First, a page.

CAT CEO Contradicts Obama

President Obama repeated the claim yesterday that Jim Owens, the CEO of Caterpillar, Inc., said “if Congress passes our plan, this company will be able to rehire some of the folks who were just laid off.” But after the president left the event, Owens said the exact opposite.

Asked if the Stimulus Package would be able to stop the 22,000 layoffs or not, Owens said, “I think realistically no. The honest reality is we’ll probably have to have more layoffs before we start hiring again.”

“It’s going to take a while before the Stimulus Package kicks in,” he said. Owens supports the stimulus plan, but said it would take some time to have an impact on his industry and “is a little light on heavy construction type roads, bridges, etc.”

In a statement Friday, Owens said he and the president “fundamentally agree” that the U.S. Stimulus Package will benefit the U.S. economy and should spur demand for the types of products made by Caterpillar.

Stimulus Packages in the United States and abroad, if enacted quickly, would help the global economy recover and could bolster demand for Caterpillar products, he said.

That demand “would likely, over time, provide Caterpillar the opportunity to recall employees who have been laid off during this downturn.”

$787.2 Billion Stimulus Bill Passes House

With Democrats arguing that the economic crisis requires a large and immediate infusion of government spending, a deeply divided House of Representatives approved a final version of President Obama’s $787 billion economic stimulus plan Friday afternoon.

After about 90 minutes of debate, the House voted 246-183 to approve the legislation, which includes $46 billion for transportation projects, $40 billion to extend and increase unemployment benefits, and $115 billion in new income tax credits for 95% of workers. No Republicans voted for the legislation. The Senate is expected to begin voting on the bill tonight.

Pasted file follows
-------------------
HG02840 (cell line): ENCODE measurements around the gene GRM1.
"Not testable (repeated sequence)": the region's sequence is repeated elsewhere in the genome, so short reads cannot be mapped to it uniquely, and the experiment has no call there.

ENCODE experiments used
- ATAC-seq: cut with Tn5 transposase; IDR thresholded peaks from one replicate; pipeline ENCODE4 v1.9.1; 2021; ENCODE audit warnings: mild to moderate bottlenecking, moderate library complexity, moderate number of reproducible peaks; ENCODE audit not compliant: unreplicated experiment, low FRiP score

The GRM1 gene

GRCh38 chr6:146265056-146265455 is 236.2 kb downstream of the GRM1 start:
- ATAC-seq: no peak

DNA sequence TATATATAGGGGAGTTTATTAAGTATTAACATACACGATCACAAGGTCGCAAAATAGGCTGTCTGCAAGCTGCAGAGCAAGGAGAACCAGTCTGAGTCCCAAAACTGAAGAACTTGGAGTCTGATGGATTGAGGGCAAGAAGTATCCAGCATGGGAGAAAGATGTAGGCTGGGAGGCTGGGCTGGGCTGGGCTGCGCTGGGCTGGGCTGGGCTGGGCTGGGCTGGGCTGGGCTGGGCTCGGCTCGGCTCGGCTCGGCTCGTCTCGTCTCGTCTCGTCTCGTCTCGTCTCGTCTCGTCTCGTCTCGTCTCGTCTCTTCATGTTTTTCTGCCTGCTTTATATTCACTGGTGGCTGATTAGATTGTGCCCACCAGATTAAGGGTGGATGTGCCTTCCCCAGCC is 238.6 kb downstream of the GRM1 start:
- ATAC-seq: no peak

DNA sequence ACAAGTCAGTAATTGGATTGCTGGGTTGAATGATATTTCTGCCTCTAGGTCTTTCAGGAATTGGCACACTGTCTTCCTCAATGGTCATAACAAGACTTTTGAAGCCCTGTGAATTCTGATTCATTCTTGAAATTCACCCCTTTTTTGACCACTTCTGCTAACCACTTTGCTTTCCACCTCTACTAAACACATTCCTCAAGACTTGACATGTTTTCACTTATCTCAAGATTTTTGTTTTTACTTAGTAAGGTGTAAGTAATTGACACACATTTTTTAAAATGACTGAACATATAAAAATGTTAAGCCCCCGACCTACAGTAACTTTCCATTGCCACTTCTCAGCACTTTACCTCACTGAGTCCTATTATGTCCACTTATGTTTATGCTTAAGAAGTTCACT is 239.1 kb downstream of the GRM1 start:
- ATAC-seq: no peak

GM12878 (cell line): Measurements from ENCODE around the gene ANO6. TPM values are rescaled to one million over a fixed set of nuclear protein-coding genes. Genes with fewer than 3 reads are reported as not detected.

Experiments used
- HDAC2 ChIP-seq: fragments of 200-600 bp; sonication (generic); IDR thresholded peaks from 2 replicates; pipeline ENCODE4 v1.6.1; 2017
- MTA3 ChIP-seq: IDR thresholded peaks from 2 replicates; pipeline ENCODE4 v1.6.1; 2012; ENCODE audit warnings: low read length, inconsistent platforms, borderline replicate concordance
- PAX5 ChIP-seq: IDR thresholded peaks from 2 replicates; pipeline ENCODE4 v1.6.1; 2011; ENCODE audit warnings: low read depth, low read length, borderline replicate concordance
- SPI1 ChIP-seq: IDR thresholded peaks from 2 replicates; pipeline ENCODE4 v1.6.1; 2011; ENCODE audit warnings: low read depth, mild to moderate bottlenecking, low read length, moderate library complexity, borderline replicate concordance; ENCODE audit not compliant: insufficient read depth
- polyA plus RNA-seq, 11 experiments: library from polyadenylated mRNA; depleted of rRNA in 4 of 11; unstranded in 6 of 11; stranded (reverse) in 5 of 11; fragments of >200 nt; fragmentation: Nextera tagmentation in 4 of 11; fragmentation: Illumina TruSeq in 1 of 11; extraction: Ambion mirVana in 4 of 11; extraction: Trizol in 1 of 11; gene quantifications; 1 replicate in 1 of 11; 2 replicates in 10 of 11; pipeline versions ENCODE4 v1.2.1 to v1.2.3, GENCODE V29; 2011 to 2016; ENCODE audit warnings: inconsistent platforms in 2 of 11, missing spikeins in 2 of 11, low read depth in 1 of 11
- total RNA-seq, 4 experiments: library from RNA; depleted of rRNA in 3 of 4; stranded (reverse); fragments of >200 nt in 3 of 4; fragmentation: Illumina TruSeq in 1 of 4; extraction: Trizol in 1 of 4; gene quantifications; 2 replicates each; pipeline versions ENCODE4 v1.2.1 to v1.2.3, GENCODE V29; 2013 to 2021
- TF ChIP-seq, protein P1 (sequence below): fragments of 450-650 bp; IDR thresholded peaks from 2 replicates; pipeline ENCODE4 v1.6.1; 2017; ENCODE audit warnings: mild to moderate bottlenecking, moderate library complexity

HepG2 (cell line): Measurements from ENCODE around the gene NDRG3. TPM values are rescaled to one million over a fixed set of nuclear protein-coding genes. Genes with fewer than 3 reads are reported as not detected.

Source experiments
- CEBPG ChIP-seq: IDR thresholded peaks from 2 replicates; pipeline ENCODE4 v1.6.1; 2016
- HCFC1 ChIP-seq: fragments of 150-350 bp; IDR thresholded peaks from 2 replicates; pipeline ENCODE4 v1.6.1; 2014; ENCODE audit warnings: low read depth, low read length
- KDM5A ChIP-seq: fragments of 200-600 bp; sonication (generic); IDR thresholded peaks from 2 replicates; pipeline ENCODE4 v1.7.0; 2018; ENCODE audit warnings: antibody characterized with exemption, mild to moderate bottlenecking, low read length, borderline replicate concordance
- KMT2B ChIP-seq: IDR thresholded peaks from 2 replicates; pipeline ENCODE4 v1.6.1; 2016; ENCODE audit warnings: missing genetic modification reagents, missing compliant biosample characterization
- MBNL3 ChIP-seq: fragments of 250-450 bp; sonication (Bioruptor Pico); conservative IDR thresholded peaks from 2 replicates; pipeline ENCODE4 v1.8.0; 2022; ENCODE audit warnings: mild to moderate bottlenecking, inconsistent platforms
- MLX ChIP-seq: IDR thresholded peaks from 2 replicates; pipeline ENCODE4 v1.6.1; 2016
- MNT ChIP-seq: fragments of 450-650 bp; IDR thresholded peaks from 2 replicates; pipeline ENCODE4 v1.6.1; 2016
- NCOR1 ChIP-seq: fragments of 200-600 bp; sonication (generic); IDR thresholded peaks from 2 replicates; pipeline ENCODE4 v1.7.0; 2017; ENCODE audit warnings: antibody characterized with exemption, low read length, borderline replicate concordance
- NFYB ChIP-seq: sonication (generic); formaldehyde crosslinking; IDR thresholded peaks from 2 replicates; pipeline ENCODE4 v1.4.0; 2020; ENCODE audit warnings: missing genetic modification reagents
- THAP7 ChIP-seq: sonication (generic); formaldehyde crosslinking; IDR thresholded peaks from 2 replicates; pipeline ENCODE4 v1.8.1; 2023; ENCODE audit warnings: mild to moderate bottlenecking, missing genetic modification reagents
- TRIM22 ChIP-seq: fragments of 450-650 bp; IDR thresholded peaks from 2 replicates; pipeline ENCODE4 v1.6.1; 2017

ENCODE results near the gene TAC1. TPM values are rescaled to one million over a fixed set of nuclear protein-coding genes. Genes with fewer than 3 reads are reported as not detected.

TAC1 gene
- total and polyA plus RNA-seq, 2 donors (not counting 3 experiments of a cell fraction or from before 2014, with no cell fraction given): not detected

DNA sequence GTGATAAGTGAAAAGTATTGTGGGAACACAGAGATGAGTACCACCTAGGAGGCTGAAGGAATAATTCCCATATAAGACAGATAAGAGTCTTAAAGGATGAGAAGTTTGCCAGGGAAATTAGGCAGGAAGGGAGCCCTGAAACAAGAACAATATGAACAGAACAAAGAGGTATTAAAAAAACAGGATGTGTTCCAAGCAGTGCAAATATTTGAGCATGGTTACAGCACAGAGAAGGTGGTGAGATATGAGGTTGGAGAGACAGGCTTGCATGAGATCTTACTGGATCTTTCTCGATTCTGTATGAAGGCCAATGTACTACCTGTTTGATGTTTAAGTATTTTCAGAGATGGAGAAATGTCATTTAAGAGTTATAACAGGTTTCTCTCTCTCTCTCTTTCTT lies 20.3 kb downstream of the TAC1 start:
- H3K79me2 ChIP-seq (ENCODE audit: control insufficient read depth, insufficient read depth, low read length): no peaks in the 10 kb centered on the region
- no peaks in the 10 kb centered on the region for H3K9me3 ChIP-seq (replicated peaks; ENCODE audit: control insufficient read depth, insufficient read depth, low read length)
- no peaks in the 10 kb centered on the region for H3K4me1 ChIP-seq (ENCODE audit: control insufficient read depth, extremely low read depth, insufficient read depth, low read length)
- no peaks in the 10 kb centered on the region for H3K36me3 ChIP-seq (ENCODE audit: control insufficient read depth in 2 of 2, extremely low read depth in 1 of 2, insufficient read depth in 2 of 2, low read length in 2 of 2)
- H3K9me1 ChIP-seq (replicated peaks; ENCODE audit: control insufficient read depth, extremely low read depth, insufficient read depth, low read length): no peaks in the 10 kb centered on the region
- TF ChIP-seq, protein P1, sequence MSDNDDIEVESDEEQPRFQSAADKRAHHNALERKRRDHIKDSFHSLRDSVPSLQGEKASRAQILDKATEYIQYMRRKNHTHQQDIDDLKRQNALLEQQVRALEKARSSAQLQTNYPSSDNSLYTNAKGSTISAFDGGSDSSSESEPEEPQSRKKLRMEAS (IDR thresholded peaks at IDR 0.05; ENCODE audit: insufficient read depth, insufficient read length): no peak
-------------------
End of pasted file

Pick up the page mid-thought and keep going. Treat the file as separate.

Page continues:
On Tuesday, the Senate passed its original version of a stimulus bill with 61 votes, which was one more than needed to stop a Republican filibuster. But for this vote on the compromise bill worked out with the House, Senator Edward M. Kennedy (D-MA), who has a malignant brain tumor, is not expected to return to Washington for the vote, meaning every other Democrat is needed to reach 60 votes and prevent a filibuster from Republicans.

Here are the details for Infrastructure:

· $46 billion for transportation projects, including $27 billion for highway and bridge construction and repair
· $8.4 billion for mass transit
· $8 billion for construction of high-speed railways and $1.3 billion for Amtrak
· $4.6 billion for the Army Corps of Engineers
· $4 billion for public housing improvements
· $6.4 billion for clean- and drinking-water projects
· $7 billion to bring broadband Internet service to underserved areas.

Greg Sitek

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